used to have it all, or so she thought. She had a plum job on Capitol Hill as a congressman's staff director, the respect of peers and the allure of the power of politics. Then she looked more deeply at what she was doing, and she realized there was more to be gained in the New Economy.
In January 2000, Vance ditched all the trappings of the traditional day job-the camaraderie, the benefits, the steady paycheck-to go it alone with AdVanced Consulting, a Washington, DC, political advocacy consulting firm. She has a handful of clients, a few long-term commitments, the freedom to work when and how she wishes-and she has a ton of fun in the process.
Sure, some friends still ask Vance, now 34, about the latest scoop on the soap operas and how the bon-bons taste. But she's content to chart her own course. "That's what being a free agent is all about: the flexibility to do my own thing," she says.
Free agent. It's the mantra of the New Economy, an era where employees have become entrepreneurs and are selling their services back to the companies that used to issue them a salary, benefits, a W-2 and not much else.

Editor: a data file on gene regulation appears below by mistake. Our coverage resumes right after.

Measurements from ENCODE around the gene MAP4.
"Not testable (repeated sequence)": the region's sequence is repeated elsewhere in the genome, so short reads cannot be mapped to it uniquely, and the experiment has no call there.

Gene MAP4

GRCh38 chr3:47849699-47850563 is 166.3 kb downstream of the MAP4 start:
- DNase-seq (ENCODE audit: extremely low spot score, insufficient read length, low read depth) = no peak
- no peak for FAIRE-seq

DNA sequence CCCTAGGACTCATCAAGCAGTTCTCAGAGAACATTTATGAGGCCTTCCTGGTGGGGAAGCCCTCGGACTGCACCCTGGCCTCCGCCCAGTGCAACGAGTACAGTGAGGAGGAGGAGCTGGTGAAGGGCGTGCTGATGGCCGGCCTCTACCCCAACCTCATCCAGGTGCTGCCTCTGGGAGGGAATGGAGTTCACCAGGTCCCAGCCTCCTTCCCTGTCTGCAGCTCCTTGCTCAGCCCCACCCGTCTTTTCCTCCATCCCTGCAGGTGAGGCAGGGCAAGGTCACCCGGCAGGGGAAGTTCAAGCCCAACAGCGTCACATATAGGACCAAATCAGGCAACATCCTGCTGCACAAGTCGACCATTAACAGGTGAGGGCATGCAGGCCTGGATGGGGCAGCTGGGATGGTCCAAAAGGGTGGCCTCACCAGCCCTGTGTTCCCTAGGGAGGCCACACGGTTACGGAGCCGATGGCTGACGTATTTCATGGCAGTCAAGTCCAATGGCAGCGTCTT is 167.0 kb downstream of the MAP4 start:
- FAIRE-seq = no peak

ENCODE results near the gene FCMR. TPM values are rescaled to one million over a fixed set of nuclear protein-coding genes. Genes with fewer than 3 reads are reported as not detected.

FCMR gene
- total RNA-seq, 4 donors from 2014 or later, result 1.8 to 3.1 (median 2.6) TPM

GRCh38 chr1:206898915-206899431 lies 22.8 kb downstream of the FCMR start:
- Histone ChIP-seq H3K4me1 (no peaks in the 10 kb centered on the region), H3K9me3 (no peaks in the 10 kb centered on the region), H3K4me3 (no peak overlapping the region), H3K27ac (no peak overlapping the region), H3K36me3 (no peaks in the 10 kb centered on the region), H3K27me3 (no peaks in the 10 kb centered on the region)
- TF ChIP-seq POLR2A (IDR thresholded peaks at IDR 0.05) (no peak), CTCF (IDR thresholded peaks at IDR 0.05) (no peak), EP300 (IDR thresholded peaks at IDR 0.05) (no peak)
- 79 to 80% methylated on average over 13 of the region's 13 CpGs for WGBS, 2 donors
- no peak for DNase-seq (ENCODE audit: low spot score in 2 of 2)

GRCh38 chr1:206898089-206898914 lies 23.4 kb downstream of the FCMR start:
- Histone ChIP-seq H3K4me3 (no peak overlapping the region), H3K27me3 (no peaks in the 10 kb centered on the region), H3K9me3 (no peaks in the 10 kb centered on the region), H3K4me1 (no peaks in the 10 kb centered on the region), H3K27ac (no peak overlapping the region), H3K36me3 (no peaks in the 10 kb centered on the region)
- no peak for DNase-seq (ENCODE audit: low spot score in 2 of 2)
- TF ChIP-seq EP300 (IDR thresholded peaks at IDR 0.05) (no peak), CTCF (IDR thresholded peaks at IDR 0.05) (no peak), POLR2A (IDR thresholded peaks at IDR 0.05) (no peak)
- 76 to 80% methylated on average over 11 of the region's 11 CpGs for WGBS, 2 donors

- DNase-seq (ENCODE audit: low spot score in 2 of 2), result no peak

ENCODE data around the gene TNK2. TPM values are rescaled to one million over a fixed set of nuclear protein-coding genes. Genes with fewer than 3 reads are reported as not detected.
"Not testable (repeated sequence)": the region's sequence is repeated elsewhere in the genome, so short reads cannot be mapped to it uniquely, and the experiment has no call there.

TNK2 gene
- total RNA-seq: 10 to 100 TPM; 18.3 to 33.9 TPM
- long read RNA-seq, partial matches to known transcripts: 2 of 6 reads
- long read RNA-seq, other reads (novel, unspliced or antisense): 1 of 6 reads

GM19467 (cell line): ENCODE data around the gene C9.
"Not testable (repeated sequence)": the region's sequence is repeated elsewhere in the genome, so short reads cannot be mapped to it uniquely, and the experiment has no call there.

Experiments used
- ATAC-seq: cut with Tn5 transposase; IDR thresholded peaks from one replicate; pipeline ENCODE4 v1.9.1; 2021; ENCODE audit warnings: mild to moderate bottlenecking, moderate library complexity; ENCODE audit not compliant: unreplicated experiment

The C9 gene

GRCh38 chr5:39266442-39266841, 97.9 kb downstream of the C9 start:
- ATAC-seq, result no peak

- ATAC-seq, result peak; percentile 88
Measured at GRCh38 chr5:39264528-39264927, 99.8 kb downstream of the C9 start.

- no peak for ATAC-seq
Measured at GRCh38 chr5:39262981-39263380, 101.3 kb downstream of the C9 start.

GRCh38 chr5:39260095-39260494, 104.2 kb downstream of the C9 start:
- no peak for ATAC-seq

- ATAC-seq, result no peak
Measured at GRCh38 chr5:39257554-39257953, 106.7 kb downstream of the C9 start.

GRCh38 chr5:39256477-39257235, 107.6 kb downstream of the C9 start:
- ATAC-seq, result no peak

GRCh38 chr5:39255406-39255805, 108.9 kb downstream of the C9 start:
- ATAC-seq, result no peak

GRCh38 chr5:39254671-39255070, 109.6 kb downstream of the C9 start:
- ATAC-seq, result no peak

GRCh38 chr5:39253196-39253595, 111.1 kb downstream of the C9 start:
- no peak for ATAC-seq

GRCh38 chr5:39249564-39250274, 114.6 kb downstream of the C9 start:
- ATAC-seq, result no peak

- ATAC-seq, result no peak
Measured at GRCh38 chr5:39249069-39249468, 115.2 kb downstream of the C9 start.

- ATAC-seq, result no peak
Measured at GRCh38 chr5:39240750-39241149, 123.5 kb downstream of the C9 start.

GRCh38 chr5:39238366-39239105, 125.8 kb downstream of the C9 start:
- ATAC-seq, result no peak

The term begs some definition: It doesn't just connote self-employment; it's a mind-set. Free agency, at least for those who ascribe to the clique mentality promoted by trend-watchers, is as much about work style as it is about work. It is the career move, not just a stepping stone on the path to a better job in corporate America.
A free agent isn't necessarily someone who makes a product to sell to the masses. Generally, a free agent is a consultant, an information peddler, someone who has spent some time in the corporate realm and headed off on his own to do the same job-only for himself.
Just How Many Are There?
knows free agency. He has lived and worked as a free agent since the mid-1990s, when he gave up a post as then-Vice President Al Gore's chief speech writer. As founder of FreeAgentNation.com, an information hub for independent workers, Pink estimates that some 30 million free agents work amid the American landscape, including "ruthlessly small" microbusinesses, "nanocorporations" and even 3 million temporary workers who ditch the regularity of staff work for the self-defined and self-timed parameters of agency gigs.
Free agency can be traced back to the 1980s, when corporate America sought to trim the fat by casting off its work force en masse, says Pink. Those jettisoned were left to find work for themselves; those lucky enough to keep their jobs were left to worry if they'd be next. Amidst it all, the bond between worker and employer weakened as people realized they were so much unappreciated chattel. "People's expectations from corporate America have waned," says Pink. "People want money and meaning from work."